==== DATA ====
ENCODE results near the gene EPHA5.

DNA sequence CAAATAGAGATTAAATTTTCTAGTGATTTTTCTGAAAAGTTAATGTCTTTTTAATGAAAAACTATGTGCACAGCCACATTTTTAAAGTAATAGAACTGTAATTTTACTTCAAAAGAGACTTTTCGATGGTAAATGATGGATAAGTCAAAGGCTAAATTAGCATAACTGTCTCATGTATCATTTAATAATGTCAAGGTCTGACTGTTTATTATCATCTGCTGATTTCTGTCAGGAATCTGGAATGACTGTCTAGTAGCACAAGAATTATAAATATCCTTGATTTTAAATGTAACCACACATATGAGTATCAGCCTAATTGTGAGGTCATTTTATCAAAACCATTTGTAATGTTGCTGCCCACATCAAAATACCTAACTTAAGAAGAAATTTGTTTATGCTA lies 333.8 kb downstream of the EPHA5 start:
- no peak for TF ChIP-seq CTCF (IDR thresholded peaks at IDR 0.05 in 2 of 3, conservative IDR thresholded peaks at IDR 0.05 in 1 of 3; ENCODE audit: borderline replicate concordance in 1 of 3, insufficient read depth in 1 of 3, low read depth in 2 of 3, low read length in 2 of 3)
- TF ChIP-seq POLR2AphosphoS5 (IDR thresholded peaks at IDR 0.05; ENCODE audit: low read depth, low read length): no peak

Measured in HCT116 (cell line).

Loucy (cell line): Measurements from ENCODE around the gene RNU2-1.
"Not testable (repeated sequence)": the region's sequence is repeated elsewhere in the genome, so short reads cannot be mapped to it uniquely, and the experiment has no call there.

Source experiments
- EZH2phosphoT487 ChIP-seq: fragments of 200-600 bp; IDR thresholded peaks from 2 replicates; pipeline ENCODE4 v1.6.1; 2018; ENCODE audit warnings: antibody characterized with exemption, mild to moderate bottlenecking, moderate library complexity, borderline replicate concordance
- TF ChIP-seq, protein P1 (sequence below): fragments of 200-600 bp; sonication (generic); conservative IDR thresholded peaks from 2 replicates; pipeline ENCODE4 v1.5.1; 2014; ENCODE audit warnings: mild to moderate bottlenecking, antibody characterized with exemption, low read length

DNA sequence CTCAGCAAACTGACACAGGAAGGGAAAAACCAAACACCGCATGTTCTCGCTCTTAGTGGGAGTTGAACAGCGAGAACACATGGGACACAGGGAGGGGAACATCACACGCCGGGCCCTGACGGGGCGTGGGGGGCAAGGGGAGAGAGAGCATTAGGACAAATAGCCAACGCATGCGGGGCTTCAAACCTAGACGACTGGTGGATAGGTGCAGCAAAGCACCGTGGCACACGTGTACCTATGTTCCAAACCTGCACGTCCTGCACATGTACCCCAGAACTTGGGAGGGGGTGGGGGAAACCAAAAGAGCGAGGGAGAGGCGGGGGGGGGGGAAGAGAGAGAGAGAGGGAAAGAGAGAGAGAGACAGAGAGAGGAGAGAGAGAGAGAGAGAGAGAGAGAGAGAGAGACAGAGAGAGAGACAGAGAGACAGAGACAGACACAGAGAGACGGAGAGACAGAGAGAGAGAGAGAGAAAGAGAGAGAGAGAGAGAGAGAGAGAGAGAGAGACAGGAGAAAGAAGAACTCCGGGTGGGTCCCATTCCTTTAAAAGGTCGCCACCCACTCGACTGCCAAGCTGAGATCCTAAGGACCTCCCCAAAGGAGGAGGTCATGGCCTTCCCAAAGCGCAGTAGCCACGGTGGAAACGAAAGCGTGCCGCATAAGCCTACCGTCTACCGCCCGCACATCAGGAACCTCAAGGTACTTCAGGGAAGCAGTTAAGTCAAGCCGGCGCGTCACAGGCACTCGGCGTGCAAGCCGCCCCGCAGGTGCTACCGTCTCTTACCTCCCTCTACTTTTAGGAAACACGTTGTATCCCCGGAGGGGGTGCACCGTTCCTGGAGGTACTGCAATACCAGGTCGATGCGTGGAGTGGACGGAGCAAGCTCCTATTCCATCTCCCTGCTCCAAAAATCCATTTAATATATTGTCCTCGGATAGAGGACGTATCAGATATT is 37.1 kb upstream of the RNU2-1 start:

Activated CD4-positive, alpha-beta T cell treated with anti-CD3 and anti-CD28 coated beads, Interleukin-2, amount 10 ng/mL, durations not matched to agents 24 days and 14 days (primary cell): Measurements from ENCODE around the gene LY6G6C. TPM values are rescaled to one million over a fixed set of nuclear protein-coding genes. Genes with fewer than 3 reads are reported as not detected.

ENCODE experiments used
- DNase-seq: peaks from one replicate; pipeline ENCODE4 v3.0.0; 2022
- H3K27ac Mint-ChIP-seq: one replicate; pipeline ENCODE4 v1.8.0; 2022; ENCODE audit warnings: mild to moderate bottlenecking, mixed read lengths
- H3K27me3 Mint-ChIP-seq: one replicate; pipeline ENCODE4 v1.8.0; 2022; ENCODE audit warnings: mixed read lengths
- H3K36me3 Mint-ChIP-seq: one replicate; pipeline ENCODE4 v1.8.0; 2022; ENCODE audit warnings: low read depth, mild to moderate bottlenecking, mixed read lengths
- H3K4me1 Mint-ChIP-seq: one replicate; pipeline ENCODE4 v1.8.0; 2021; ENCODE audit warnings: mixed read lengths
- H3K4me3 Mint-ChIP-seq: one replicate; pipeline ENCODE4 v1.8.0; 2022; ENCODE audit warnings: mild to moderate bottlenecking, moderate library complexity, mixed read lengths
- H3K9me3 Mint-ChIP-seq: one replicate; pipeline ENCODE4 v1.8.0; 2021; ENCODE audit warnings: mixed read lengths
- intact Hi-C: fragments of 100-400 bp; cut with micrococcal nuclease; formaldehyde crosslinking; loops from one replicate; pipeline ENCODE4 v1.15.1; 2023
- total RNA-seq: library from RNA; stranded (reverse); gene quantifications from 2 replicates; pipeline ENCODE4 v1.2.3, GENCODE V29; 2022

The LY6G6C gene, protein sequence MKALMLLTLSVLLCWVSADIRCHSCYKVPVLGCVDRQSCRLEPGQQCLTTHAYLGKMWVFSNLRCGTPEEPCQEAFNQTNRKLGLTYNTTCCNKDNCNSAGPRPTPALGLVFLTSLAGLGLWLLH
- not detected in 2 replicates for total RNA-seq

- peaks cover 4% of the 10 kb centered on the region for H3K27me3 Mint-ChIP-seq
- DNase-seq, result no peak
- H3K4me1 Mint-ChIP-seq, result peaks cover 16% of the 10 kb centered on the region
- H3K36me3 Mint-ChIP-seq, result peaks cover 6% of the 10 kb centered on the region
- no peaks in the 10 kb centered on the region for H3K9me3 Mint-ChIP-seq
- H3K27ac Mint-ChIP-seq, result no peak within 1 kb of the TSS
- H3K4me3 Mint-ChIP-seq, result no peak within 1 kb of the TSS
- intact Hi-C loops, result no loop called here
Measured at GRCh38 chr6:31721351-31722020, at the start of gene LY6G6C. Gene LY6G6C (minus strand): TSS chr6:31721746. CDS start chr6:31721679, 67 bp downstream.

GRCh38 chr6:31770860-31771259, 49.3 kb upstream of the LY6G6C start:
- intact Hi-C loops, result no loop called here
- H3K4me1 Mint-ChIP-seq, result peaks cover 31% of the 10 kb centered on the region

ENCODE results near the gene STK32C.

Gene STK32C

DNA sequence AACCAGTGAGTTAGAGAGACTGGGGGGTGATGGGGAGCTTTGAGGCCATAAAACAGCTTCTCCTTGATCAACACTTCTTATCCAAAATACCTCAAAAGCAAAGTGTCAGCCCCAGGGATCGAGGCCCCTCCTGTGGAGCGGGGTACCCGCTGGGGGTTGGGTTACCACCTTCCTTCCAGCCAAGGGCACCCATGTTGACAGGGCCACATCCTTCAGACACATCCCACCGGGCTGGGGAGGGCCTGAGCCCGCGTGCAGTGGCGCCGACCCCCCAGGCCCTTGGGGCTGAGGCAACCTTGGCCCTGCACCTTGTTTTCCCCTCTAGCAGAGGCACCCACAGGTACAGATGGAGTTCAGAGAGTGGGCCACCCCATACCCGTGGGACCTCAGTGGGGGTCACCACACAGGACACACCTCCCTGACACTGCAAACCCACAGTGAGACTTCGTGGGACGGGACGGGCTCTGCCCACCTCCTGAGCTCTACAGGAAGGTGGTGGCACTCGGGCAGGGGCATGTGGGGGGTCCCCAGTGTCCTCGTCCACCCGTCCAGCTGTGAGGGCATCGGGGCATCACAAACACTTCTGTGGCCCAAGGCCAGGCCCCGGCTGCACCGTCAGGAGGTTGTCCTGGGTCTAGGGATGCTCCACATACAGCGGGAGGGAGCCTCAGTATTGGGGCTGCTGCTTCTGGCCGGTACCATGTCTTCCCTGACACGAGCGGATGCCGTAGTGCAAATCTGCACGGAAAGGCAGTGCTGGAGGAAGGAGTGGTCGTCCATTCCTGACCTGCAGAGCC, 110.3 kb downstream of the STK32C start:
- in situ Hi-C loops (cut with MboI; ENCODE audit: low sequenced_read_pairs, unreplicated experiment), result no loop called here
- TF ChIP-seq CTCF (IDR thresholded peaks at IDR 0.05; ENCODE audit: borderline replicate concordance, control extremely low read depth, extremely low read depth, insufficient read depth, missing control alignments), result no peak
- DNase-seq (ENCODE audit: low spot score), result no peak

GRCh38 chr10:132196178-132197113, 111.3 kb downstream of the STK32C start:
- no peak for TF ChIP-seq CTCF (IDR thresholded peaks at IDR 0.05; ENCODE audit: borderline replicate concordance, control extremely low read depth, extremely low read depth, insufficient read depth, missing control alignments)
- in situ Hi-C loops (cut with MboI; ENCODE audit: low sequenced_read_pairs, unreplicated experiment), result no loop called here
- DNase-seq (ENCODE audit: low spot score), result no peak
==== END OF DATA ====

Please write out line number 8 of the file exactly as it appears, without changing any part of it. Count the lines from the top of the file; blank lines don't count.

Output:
Source experiments